Two great reading related things happened over winter break:
- I got a new Kindle (I lost my Kobo back in October...so sad), which allows me to once again checkout random eBook purchases from the library on a whim. I didn't realize til it was gone how much I depended on it for actually broadening my reading horizons, being able to check out whatever I was in the mood for instantaneously and all.
- Back in Colin's hometown for the holidays, we visited the library's book barn and got a serious STACK of books for something absurd, like $10. Once again, I was able to grab whatever looked appealing, bringing my reading outside of my 'to-read' list.
Lately I've kind of mourned the fact that I rarely roam the shelves of the public library, bringing home whatever possible hidden treasure catches my eye. But I've also just realized that maybe I branch off my purposeful reading more than I think; the method is just different!
That story is the one of Desmond Bates, a retired linguistics professor that's slowly losing life as he knew it to deafness. By now, he's used to the new daily annoyances of adjusting his hearing aids to the situation—though it's still an annoyance and not second-nature; he still turns it on or off at the wrong time, forgets to replenish batteries, etc. Likewise, he's struggling with the realization that he's actually becoming a nuisance to those around him; his special needs require others to adjust their own habits and instincts, and that's a burden he doesn't want to others to bear. Mostly, though, it's the unreliability of communication that's most bothersome, especially when it leads to accidental involvement with a seemingly personable graduate story who increasingly proves to be quite unhinged.
Deaf Sentence is definitely British. It's a great blend of quiet, situational humor—the kind that is funny as you experience but not funny enough to retell to an audience. We, the reader, are the ones experiencing here, so we can chuckle along with Desmond and sympathize with his plight. This is the kind of story that seems almost too simple to be anything, yet, you realize, is actually so universal that it seems entirely necessary to be written. A true take on the human experience, in all its frustrating glory.
Jane Hayes is a young woman living in New York who's been dating for a decade and has nothing to show for it. She's grown frustrated with relationships and is on the verge of giving up entirely. Okay, so maybe she doesn't have the most realistic expectations; she's entirely obsessed with the ol' Pride & Prejudice hero, Mr. Darcy, and pretty much compares all men to him and all her relationships to his and Elizabeth's. (Surprise: her actual life falls short of that standard and continues to disappoint.) When a wealthy aunt dies and leaves Jane a fully-expensed trip to a unique English resort, Jane finally gets to live her dream of Regency living. Is it enough to kick the obsession for good, or will it only fuel the flames of unrealistic expectation?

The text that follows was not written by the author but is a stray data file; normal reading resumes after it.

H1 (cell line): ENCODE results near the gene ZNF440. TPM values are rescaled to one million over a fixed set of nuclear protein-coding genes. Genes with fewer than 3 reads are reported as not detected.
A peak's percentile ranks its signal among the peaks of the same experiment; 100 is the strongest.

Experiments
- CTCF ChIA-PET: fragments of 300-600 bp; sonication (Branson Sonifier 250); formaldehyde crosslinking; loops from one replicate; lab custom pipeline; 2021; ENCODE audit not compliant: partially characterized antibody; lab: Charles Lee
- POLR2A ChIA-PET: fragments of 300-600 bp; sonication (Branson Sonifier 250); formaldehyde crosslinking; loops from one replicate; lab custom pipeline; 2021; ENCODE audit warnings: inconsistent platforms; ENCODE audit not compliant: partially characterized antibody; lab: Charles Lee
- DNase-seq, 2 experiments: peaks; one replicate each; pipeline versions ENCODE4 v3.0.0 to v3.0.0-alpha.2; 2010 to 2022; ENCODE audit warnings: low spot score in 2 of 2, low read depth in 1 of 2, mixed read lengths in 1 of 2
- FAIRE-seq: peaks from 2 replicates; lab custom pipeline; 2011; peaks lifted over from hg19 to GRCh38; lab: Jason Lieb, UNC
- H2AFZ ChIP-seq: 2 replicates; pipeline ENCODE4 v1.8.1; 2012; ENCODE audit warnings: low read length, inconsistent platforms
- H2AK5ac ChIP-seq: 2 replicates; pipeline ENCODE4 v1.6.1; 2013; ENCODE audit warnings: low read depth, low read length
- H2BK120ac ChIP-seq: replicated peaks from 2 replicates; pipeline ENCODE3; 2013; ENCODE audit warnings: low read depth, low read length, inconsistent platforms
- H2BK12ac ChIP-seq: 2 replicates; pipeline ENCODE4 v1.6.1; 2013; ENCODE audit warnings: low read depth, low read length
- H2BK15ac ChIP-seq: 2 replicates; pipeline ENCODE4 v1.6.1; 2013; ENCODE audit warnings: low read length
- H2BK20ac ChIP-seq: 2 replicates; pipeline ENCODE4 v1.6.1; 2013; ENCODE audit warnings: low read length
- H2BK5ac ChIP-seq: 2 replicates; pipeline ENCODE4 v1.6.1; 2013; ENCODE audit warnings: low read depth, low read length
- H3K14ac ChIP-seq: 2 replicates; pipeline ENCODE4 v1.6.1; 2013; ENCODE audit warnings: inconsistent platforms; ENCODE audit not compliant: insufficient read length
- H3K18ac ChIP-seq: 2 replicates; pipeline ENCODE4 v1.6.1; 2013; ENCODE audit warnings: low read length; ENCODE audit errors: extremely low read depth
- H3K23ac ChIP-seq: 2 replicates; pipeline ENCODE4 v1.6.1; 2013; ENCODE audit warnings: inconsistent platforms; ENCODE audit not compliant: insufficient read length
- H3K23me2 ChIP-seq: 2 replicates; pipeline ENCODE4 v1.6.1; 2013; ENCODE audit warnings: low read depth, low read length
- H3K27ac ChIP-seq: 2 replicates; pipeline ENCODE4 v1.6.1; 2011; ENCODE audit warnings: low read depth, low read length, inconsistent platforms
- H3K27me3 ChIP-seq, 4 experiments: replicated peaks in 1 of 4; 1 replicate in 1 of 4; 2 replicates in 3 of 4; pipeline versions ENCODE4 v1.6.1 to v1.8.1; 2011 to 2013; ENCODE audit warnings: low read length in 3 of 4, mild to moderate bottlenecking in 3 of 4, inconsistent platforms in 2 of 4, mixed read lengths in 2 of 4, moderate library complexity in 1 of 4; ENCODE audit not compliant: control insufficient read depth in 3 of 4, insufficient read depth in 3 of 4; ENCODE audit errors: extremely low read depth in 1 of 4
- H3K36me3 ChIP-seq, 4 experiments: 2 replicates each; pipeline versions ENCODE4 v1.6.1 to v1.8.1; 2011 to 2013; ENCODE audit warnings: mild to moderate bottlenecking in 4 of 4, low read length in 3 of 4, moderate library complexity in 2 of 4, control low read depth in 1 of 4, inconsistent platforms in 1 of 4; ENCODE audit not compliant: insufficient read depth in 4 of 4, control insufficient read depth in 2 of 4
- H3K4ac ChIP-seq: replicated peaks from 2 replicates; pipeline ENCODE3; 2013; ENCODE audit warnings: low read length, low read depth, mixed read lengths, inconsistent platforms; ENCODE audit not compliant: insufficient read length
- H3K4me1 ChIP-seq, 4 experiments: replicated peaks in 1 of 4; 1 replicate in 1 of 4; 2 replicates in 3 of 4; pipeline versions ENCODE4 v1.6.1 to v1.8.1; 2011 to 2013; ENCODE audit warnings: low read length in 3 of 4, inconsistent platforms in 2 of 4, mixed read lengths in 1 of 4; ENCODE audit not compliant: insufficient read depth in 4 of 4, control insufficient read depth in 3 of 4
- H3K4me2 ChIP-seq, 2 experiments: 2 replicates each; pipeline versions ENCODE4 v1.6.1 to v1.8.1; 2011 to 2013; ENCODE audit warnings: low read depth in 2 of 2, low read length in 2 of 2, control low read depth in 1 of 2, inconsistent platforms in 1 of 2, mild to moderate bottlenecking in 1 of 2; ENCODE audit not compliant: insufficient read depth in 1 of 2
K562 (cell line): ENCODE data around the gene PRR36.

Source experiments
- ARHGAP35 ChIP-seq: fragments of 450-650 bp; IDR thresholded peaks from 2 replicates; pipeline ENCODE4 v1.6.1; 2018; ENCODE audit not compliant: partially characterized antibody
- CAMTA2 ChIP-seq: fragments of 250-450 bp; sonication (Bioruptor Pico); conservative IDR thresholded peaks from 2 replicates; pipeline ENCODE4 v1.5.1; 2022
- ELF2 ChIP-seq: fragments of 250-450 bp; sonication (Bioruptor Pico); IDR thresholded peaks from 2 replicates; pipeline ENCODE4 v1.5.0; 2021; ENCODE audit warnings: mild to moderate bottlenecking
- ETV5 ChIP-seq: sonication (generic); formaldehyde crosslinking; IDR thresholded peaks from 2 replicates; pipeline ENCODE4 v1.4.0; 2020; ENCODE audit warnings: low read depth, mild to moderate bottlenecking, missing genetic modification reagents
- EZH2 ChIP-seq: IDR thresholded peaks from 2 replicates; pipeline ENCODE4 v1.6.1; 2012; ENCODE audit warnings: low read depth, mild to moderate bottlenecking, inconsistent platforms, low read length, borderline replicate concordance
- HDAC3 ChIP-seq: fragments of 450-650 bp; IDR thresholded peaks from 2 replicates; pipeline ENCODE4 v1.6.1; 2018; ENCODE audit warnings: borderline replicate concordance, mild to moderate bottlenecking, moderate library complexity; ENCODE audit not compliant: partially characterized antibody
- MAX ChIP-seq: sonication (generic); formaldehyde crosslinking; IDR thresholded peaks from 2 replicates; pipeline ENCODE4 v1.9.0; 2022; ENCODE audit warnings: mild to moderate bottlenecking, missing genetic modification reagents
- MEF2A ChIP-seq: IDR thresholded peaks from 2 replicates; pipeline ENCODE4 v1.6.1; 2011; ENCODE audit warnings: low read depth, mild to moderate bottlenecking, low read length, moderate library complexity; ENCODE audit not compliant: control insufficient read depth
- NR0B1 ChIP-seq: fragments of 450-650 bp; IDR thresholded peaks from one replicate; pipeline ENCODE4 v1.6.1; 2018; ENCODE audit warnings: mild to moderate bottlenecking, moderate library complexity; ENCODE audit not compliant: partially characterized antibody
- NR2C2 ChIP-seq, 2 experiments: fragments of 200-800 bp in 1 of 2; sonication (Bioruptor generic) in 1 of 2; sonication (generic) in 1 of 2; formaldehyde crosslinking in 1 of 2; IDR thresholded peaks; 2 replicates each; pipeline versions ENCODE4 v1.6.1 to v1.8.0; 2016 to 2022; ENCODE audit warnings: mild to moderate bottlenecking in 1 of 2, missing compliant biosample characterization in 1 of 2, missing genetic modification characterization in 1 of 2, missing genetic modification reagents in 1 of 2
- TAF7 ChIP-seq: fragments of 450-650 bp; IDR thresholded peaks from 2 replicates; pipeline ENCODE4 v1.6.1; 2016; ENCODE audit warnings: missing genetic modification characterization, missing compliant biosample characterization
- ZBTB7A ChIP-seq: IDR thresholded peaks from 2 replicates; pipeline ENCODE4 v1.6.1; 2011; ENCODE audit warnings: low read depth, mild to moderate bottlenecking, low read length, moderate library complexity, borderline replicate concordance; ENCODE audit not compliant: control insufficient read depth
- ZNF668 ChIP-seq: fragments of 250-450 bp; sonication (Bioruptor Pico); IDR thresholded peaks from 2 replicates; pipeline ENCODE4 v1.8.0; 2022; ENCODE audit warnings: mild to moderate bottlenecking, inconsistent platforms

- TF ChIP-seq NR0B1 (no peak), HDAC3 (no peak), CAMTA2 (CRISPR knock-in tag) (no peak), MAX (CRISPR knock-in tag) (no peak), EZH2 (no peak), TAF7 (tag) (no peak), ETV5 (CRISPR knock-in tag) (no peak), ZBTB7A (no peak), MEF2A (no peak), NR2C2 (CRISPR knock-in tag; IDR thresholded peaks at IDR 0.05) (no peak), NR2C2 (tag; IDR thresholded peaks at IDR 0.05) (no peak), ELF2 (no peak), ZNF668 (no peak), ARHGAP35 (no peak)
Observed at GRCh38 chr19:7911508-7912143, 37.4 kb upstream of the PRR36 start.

I'll gloss over the fact I find this woman mostly crazy and more than a little pathetic, holding her life to a 19th-century English standard, because I guess that's looking at it with a little too critical, jaded eye. In actuality, Austenland is just a fluffy piece of enjoyable chick-lit; it doesn't try to be anything more, and rightly so. If you're an Austen fan, or just need a bit of light reading, this will do just fine.
So Issa Rae is known in pop culture from her various web series, the most well-known being the titular basis of this essay collection. In Awkward Black Girl (ABG) and her other web projects, Issa reflects mostly on the cultural stereotypes that exist for people of color, particularly her own inability to fit into that mold. She is critical but never aggressive; her observations are more enlightening—like "Ha! Did anyone else notice that this exists??? How ridiculous!"—and doused with a lighthearted sense of incredulity. In these essays, she chronicles her life as an ABG, navigating through middle school insecurities, workplace relationships, and adulthood realities, among others.
I realized quickly that the author and I are very close in age, particularly as she shares her middle school experiences with early Internet culture and chat rooms. I thought, "Yes! Finally another female who also had that weird early intrigue with world wide connectivity!" This is just the kind of episode that highlights her humor—it often comes from her self-deprecating voice. She walks us through the important episodes of her life, usually the ones that made her feel a bit like an outsider, but it's never somber; she's a comedian, not a victim. She is able, though, to connect these universal feelings of misplacement to her broader identity as a woman of color, reflecting on the disparities between the woman she is and the woman society says she should be. This essay collection is not only comedic, it carries a lot of substance beyond the humor.